Born in London and raised in Rome and New York, Judith Barnes works in the visual and performing arts. Founder and Artistic Director of indie opera company Vertical Player Repertory Opera 1998-present, www.vpropera.org
LEIMAY Fellow, 2016-2018. Member of New Clay Studios, Brooklyn, 2010-2020.
Training in vocal performance
The Jacobs School of Music at Indiana University; OperaWorks L.A.; Bel Canto Bootcamp.
Voice study with Virginia Zeani, Nicola Rossi-Lemeni, Klara Barlow, Diana Soviero, David Jones, Francesca Mondanaro
Active Private Voice Studio
Director of Summer Vocal Arts, Brooklyn Music School, 2018-present
Opera Workshop Director and Voice Instructor, Lucy Moses School at Kaufman Center, 2010-present
Past positions: Voice instructor, Frank Sinatra School of the Arts, Brooklyn Conservatory; Opera Director, La Guardia HS, CityWide Youth Opera.
Training in visual arts
The New York Studio School (Bruce Gagnier, Jock Ireland, Elaine DeKooning, Leland Bell), the Art Students League (Marshall Glasier, José de Creeft), Greenwich House Pottery (Peter Lane), other studies with Pat Passlof, Ben Dienes, apprentice to sculptor José de Creeft.
Sculpture exhibitions
Gowanus Open Studios, Behind the Door, Brooklyn, NY, 2018
Sculptural work featured in Women of Salt and Longing, a live performance at the LEIMAY SOAK Festival, 2018
Group Show at The Old Garage Gallery, Pine Hill, NY, 2016
Solo show at Basta Pasta, NYC, 2014
PROCESS: GOWANUS, Norte Maar Curated Studio Tour, 2014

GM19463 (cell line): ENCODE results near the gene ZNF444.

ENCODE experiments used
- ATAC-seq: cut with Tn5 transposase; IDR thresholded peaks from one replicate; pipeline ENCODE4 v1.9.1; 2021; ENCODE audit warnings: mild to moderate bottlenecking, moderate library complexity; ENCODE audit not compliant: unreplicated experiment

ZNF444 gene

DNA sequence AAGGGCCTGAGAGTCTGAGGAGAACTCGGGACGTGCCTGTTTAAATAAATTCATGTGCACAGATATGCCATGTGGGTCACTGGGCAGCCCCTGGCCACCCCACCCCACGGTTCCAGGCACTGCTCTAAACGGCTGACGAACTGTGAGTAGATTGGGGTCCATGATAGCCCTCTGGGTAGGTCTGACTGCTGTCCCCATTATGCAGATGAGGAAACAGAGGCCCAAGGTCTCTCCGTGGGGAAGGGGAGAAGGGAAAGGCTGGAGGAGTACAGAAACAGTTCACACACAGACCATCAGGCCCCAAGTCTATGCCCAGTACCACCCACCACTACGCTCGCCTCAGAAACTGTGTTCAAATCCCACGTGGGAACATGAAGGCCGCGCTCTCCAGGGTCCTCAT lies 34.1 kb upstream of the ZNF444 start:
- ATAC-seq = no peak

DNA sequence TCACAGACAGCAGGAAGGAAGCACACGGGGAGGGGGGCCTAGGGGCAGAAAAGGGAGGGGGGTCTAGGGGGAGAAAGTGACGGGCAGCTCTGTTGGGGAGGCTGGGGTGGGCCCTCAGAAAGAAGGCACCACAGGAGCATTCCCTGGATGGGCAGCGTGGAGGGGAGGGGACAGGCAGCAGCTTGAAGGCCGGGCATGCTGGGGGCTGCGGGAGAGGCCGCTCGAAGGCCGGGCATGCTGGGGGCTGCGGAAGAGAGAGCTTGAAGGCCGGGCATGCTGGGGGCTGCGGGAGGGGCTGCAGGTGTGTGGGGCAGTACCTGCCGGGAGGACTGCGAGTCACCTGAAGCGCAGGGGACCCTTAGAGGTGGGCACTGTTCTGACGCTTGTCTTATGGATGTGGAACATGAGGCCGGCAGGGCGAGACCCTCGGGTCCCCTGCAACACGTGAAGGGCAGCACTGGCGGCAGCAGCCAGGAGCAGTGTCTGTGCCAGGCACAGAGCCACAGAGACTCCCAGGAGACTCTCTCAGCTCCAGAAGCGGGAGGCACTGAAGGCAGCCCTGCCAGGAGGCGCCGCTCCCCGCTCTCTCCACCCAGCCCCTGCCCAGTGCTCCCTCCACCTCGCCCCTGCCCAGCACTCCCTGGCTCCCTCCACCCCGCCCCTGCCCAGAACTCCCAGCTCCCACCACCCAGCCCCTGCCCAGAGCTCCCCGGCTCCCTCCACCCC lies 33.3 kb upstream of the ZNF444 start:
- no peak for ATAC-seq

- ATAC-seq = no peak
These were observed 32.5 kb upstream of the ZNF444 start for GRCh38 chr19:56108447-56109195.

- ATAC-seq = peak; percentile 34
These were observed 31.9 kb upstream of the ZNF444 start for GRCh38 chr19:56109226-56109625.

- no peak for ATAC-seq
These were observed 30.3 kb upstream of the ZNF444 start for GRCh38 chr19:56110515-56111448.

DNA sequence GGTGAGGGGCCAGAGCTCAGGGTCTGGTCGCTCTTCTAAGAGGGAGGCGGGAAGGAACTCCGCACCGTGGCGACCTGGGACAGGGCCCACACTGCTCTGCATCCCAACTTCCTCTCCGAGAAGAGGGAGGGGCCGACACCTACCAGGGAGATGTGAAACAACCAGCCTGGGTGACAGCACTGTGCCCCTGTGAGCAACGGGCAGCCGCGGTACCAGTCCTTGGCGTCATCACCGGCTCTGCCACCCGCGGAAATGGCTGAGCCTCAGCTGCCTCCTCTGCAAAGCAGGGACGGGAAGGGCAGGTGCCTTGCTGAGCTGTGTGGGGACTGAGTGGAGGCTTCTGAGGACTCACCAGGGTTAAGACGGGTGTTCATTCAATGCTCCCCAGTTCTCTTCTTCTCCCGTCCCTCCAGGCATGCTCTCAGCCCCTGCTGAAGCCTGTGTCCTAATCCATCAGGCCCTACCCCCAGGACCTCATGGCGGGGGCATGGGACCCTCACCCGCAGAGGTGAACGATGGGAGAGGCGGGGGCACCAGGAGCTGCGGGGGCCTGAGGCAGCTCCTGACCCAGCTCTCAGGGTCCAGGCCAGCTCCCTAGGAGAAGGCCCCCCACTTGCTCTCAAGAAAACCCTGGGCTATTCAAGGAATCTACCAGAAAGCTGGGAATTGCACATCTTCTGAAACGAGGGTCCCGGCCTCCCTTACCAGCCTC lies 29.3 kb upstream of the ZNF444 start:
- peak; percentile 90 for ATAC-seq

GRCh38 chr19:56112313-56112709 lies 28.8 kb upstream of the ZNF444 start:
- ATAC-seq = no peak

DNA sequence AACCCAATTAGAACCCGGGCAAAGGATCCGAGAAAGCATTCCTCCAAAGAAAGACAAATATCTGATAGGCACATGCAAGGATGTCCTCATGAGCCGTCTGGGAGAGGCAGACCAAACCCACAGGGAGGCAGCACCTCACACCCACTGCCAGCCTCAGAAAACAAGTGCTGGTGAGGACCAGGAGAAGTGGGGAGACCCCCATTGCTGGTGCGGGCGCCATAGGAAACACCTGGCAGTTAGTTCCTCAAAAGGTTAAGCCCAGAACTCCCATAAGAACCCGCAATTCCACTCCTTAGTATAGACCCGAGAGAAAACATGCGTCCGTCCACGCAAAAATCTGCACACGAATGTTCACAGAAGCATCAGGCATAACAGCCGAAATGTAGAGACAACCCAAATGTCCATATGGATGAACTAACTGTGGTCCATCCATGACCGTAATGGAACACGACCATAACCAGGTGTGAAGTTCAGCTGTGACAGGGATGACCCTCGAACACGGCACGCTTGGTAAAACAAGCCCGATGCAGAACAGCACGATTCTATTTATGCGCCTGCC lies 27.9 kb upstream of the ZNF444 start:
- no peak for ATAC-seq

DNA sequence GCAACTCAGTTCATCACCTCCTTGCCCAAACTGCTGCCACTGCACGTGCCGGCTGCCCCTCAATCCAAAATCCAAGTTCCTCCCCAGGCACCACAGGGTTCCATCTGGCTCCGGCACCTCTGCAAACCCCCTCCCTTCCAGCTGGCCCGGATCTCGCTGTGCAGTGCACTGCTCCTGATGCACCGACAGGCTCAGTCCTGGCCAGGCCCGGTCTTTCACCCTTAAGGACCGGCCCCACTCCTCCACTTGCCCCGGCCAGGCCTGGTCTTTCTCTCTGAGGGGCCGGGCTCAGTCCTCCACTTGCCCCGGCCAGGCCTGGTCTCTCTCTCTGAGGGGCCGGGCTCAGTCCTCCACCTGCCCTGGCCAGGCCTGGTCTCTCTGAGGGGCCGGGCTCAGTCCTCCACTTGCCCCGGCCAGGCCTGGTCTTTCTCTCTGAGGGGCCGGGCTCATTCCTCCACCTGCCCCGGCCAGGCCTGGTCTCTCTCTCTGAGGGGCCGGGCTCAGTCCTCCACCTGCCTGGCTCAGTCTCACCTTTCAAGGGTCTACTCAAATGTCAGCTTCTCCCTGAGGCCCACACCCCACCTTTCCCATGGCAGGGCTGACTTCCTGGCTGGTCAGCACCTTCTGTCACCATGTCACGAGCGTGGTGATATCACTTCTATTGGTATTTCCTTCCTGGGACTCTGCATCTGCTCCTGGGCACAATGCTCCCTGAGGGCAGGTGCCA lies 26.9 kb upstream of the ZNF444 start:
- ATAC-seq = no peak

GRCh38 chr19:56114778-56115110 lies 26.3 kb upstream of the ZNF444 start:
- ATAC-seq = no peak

Gowanus Open Studios at New Clay Studios, Brooklyn, NY, yearly 2010-2017
CONTACT JUDITH at vpropera @ gmail.com

artist statement

I am a multi-disciplinary artist—a singer, sculptor, and theater maker. My roots are in the visual arts, and I pursue a parallel vocation as an opera singer and director. In recent years, I have returned to a visual arts practice I had put on hold while concentrating on opera. As I develop a body of sculptural work, I continue to perform, direct, and teach opera, and I serve as artistic director of the indie opera company Vertical Player Repertory.
I have been pulled all my life between the poles of the most ephemeral, music, and that most durable of art forms, sculpture. With my singing I seek to catch the wave of invisible, intangible structure and spirit, and to communicate directly to my audience. With clay I am drawn to explore both the fragility and the endurance of our physical being. When I envision, produce and perform opera theater, I am moved to sculpt in time, space, and sound.

Since early times, clay has been pressed into forms that reflect, extend and support the human body. The clay figure, with its hard fleshiness, holds a unique spiritual charge. The clay vessel holds water, food, the ashes of the dead. The vessel protects and encloses an empty space full of possibility. In sculpture that always refers back to the body, I look to shape the idea of empty space inside form, the inside/outside of the body/vessel, the conflicting experience of the body as a deeply interior place and yet an external, protective shell. The visceral experience of wrestling form from earth, water, and fire mirrors my own wrestling match with my body and its limitations and contours.

My teachers in the visual arts have included Pat Passlof and Ben Dienes, with whom I studied painting as a teenager, Ellen King, who introduced me to ceramic arts, and Elaine DeKooning, Leland Bell, Jock Ireland and Bruce Gagnier at the New York Studio School. I was introduced to large scale figure drawing by Marshall Glasier at the Art Students League, and studied ceramic technique with Peter Lane at Greenwich House Pottery. I was apprenticed to sculptor José de Creeft in his Chelsea, NYC studio, and learned traditional carving techniques with the woodcarver Orsos Jakab in Hungary. Other important mentors and influences include family friends Milton Hebald, Nancy Spero and Leon Golub.

Leave a Reply

Fill in your details below or click an icon to log in:

WordPress.com Logo

You are commenting using your WordPress.com account. Log Out /  Change )

Facebook photo

You are commenting using your Facebook account. Log Out /  Change )

Connecting to %s